For the Birds Radio Program: Dogs vs. Hawks and Other Predators

Original Air Date: July 30, 2007 Rerun Dates: May 29, 2009; June 11, 2008

How much of a danger do eagles, hawks, owls, and other predators pose to little dogs?

Duration: 4′44″


Last week I got four emails from people around the country worrying about their small dogs because, in once case, a Great Horned Owl family was living nearby and in the other cases eagles or large hawks were hunting in the neighborhood.

As the owner of a little dog, I completely understand their concerns. When I was birding with Photon at Crex Meadows a few years ago, a Bald Eagle dropped down, scrutinizing her, and even though I knew she was perfectly safe since I was close by, it still gave me a creepy feeling to see this huge bird studying my dog with a culinary eye.

I’d love to be able to reassure people that there is no way an eagle, large hawk or owl would take their beloved little dog or cat. Statistically it is rather unlikely, but that’s like saying to go ahead and finish that round of golf despite the lightning storm. The truth is, we breed some companion animals to adapt easily, in size and temperament, to indoor life. In adopting these pets, we essentially assume the responsibility of protecting them from danger. It’s only prudent to keep them indoors for the most part if we live in an area with large hawks or owls, bears, coyotes, foxes, raccoons, or other natural dangers. Even deer pose a danger to little dogs—a gang of them hung around in the Wichita Mountains Wildlife Refuge, staring down Photon as if challenging her to come close—apparently they’ve taken to kicking and severely wounding or even killing little dogs. Of course, nature isn’t the only danger outside dogs face. In my own backyard in Duluth, Photon was once snatched away by a neighborhood kid. And the biggest danger of all for pets loose outdoors is from automobiles. If a pet does disappear, most of the time there is little or no evidence establishing for sure what took it.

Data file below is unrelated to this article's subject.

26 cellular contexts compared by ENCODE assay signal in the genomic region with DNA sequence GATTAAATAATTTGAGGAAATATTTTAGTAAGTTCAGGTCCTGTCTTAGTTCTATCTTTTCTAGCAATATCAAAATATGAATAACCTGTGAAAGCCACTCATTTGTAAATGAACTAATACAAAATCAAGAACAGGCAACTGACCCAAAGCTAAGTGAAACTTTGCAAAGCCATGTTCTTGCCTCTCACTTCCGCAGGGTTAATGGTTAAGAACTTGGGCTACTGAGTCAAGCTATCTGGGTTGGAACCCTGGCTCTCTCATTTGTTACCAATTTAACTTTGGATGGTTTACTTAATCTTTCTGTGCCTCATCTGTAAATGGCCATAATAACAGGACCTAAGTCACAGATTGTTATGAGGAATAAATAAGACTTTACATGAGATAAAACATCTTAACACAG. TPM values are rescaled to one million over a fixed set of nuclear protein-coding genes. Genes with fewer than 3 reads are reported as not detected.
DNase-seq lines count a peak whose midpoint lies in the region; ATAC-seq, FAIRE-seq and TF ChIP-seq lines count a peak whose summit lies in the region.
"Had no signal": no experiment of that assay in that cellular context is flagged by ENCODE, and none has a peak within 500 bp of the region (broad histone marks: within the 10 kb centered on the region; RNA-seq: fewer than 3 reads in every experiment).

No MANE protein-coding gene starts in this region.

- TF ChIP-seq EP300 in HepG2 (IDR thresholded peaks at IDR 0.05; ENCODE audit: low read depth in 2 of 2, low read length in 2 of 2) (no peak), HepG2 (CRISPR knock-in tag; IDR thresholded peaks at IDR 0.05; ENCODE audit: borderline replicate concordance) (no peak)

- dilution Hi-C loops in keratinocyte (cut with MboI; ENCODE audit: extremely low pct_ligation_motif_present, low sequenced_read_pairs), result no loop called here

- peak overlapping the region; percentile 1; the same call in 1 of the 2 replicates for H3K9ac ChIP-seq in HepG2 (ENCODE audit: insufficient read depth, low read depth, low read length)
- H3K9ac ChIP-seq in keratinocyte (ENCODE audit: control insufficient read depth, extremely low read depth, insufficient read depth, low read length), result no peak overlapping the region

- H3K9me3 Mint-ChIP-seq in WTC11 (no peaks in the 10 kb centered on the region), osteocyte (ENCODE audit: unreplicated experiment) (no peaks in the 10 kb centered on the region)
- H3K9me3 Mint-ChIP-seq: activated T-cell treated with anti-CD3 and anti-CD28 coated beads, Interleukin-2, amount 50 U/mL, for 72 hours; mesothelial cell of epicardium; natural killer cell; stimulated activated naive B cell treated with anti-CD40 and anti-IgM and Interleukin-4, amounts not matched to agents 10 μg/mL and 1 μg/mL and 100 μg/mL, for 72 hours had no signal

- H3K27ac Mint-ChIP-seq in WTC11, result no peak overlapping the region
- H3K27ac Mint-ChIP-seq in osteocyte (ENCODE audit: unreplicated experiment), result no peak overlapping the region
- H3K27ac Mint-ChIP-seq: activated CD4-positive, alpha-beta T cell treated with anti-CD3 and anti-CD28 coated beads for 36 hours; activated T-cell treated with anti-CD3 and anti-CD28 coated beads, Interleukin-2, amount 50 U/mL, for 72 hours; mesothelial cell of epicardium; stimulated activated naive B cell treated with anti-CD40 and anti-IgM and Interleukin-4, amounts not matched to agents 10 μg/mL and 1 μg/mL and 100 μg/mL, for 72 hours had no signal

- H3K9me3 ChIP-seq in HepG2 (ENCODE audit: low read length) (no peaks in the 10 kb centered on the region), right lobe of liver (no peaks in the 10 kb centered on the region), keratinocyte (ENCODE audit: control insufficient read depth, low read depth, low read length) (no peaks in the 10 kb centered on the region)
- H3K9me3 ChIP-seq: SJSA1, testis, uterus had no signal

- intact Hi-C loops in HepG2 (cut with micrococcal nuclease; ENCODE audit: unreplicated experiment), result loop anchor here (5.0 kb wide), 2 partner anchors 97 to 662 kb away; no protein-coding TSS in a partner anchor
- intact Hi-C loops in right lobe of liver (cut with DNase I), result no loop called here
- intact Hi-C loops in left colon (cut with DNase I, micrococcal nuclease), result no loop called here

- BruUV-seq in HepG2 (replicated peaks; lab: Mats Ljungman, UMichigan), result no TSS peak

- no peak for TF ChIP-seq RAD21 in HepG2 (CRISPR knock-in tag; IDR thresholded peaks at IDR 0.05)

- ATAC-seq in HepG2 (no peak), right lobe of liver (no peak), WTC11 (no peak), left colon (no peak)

As humans take over more and more natural habitat, there are fewer and fewer places for natural creatures, including predators, to live. At the same time, we’re losing more and more of our awareness of how important the balance of nature is, not only for its own sake but in order to ensure clean air and water and uncontaminated food for ourselves. But the truth is, providing quality habitat in our backyards invites in more than just lovely and tuneful songbirds and butterflies—feeders attract raccoons and bears, gardens attract deer, hummingbird feeders attract wasps, and raspberry bushes and brush piles attract skunks We need natural predators and scavengers in a macro sense even as we need to protect our little dogs from them.

A fenced-in yard will protect little dogs from many dangers, but not from some of the biggest ones, especially raccoons, bobcats, hawks and owls, or, for that matter, from dognappers. Hawks are the least likely of all predators to harm little dogs, so daytime is the safest time to leave dogs outdoors unaccompanied, though eagles who develop a taste for Tex-Mex occasionally do figure out that Chihuahua-sized dogs make tasty dining. There are far too many dangers outdoors at night to leave small dogs out when you’re not at home, and day or night, it’s important to respond quickly if you hear unexpected barking or yelping.